Selective coagulation screening based on prior VTE history, if applied to our 347 patients hospitalized for PE, had low sensitivity, and would have identified only 25 % of men with PE on TT, and only 4 % of women with PE on estrogen-progestin oral contraceptives-HRT. However, cost-effectiveness studies [33, 34] suggest that selective coagulation screening based on prior VTE history is more cost-effective than universal screening.

Limitations of our study include its retrospective observational nature, and a limited sample size of patients who took TT or ET and had coagulation screening. Our study is further limited by not having coagulation data on patients admitted with PE who died before coagulation measures were obtained.

Conclusions

Of 154 men hospitalized for PE, 8 (5 %) used TT, and of 193 women, 24 (12 %) used ET. Our data suggests that PE is an important complication of TT in men and ET in women, in part reflecting an interaction between familial and acquired thrombophilia and exogenous hormone use.

Our findings may have important clinical ramifications, because VTE risk is an important determinant of the benefit risk ratio of both TT and ET. In women, PE accounts for about one third of the incidence of potentially fatal VTE events associated with HRT [35], and HRT increases the risk of VTE by 2- to 3-fold [36].

Reitsma [32] has concluded that “…for primary prevention of VTE, genetic testing is not likely to play a role in the future.” However, as the cost of screening for familial and acquired thrombophilias falls over time, with the development of multilocus genetic risk scores to improve classification, we believe that coagulation studies before starting TT, ET, and oral contraceptive therapy should be done as an approach to primary prevention of VTE, including at least PCR studies of the Factor V Leiden and Prothrombin gene mutations, Factors VIII and XI, homocysteine, and the lupus anticoagulant.

Availability of supporting data

All supporting data is available in SAS and Excel files from Ping Wang PhD (pxwang@mercy.com).

Abbreviations

PE:

Pulmonary embolism

TT:

Testosterone therapy

ET:

Estrogen therapy

VTE:

Venous thromboembolism

DVT:

Deep venous thrombosis

BCP:

Birth control pills

HRT:

Hormone replacement therapy

ACLA:

Anticardiolipin antibodies

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Acknowledgements

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Author information

Correspondence to Marloe Prince.

Additional information

Competing interests

The authors declare that they have no competing interests.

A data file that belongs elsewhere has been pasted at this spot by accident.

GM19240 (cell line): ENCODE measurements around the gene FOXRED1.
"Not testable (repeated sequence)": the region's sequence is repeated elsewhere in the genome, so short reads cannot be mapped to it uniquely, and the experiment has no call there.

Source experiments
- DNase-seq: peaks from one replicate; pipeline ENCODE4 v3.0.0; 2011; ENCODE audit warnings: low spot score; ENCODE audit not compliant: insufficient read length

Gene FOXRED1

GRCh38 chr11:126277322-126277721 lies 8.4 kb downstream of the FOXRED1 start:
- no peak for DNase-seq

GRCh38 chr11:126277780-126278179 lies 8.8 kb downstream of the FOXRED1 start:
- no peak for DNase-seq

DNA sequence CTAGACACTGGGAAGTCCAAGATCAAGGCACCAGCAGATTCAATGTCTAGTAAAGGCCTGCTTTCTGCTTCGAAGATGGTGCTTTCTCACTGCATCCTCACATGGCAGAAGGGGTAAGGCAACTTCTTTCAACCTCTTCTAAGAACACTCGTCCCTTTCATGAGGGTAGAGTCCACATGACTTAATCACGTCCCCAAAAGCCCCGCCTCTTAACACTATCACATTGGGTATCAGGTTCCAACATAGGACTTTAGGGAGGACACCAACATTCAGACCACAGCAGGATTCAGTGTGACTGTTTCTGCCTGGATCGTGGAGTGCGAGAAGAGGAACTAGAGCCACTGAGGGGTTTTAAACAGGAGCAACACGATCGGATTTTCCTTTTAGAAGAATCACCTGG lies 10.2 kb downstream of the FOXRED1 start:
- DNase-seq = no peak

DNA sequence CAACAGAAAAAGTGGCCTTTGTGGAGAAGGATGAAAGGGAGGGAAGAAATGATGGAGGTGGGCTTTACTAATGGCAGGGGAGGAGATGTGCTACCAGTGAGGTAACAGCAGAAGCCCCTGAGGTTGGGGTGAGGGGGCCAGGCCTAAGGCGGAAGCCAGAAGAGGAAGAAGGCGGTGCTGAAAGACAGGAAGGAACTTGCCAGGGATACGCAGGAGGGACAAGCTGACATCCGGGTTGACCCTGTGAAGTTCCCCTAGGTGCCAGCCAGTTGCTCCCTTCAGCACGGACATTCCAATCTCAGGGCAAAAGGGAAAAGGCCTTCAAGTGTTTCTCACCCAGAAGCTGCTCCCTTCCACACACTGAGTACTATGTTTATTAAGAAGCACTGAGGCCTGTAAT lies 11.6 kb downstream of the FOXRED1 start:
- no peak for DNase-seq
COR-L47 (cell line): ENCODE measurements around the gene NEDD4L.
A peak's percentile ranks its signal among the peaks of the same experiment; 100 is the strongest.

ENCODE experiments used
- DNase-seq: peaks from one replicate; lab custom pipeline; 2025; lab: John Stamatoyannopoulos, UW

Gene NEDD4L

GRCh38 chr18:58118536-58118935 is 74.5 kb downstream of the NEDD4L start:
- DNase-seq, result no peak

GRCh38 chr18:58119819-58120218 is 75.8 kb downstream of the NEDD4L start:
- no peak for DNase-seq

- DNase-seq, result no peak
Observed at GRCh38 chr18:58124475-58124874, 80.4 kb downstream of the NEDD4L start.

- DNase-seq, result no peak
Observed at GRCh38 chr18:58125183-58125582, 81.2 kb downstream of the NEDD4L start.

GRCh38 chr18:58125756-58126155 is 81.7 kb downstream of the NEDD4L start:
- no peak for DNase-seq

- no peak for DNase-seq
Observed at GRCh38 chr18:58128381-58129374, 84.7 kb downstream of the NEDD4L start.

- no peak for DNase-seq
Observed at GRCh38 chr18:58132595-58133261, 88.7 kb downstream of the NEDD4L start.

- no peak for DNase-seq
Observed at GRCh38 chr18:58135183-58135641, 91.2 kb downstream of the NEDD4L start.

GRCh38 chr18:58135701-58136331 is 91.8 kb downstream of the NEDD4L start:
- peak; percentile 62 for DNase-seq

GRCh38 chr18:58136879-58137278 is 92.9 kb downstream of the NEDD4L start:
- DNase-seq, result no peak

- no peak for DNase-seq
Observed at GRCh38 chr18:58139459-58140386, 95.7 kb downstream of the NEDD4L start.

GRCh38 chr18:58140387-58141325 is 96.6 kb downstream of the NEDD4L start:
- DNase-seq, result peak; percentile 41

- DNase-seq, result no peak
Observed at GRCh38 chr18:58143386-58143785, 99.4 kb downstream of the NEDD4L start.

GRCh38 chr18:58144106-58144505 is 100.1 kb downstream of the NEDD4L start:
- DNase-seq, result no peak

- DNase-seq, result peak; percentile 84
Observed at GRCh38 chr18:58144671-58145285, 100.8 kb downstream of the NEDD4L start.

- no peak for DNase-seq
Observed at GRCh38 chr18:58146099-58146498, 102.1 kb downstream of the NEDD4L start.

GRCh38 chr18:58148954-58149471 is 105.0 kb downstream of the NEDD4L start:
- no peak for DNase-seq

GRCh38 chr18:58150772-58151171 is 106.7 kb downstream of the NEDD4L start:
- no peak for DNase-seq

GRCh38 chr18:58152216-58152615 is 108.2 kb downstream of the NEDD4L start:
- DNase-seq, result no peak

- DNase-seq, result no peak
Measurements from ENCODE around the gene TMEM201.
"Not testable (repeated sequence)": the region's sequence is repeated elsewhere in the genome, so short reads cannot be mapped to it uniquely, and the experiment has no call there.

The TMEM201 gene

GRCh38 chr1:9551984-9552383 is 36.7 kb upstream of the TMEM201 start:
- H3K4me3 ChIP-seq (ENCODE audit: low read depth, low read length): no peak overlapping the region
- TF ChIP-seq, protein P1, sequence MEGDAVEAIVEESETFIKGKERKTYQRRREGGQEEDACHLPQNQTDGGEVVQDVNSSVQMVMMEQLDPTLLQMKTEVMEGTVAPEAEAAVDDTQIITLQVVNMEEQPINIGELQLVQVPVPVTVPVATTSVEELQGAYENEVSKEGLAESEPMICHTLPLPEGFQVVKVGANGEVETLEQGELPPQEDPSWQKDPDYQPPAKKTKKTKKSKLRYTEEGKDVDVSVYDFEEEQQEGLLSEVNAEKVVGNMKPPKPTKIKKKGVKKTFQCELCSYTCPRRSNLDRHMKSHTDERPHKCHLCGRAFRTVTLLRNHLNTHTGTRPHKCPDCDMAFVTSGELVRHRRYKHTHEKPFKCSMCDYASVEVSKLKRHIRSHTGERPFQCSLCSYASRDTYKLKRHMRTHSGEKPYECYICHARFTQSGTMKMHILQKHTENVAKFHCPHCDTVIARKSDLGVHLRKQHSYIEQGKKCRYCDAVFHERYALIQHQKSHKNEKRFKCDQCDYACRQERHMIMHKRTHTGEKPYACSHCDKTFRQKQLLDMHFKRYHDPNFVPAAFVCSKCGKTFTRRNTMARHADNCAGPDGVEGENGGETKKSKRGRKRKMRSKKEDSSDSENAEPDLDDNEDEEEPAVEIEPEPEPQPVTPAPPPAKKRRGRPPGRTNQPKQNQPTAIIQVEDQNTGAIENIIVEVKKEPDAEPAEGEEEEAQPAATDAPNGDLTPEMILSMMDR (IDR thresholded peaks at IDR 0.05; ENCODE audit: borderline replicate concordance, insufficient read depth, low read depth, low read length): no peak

Authors’ contributions

MP acquired data, drafted and revised manuscript and helped with coordination. CG designed the study, drafted and revised the manuscript as well as interpreted the data. PS acquired data and revised the manuscript. AK acquired data and revised the manuscript. MG acquired data and revised the manuscript. MR acquired data and revised the manuscript. NM acquired data and revised the manuscript. VJ acquired data and revised the manuscript. KL acquired data and revised the manuscript. PW analyzed and interpreted the data, provided statistical analysis and revised the manuscript. All authors read and approved the final manuscript.

Authors’ information

MP is a PGY-2 MD at the Jewish hospital of Cincinnati, Ohio involved in many projects. CG is an MD and the medical director of the Cholesterol, Metabolism, and Thrombosis center of Jewish hospital. PS is a MD and current researcher at the Cholesterol, Metabolism, and Thrombosis center. AK is a current second year college student working with Dr Glueck. MG is a current second year college student working with Dr Glueck. MR is a PGY-2 MD at the Jewish hospital of Cincinnati, Ohio. NM is a PGY-2 MD at the Jewish hospital of Cincinnati, Ohio. VJ is a MD and current researcher at the Cholesterol, Metabolism, and Thrombosis center. KL is a PGY-2 MD at the Jewish hospital of Cincinnati, Ohio. PW is a PhD and statistician at the Cholesterol, Metabolism, and Thrombosis center.

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Prince, M., Glueck, C.J., Shah, P. et al. Hospitalization for pulmonary embolism associated with antecedent testosterone or estrogen therapy in patients found to have familial and acquired thrombophilia. BMC Hematol 16, 6 (2016). https://doi.org/10.1186/s12878-016-0045-9

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Keywords

  • Thrombophilia
  • Testosterone
  • Estrogen
  • Pulmonary embolus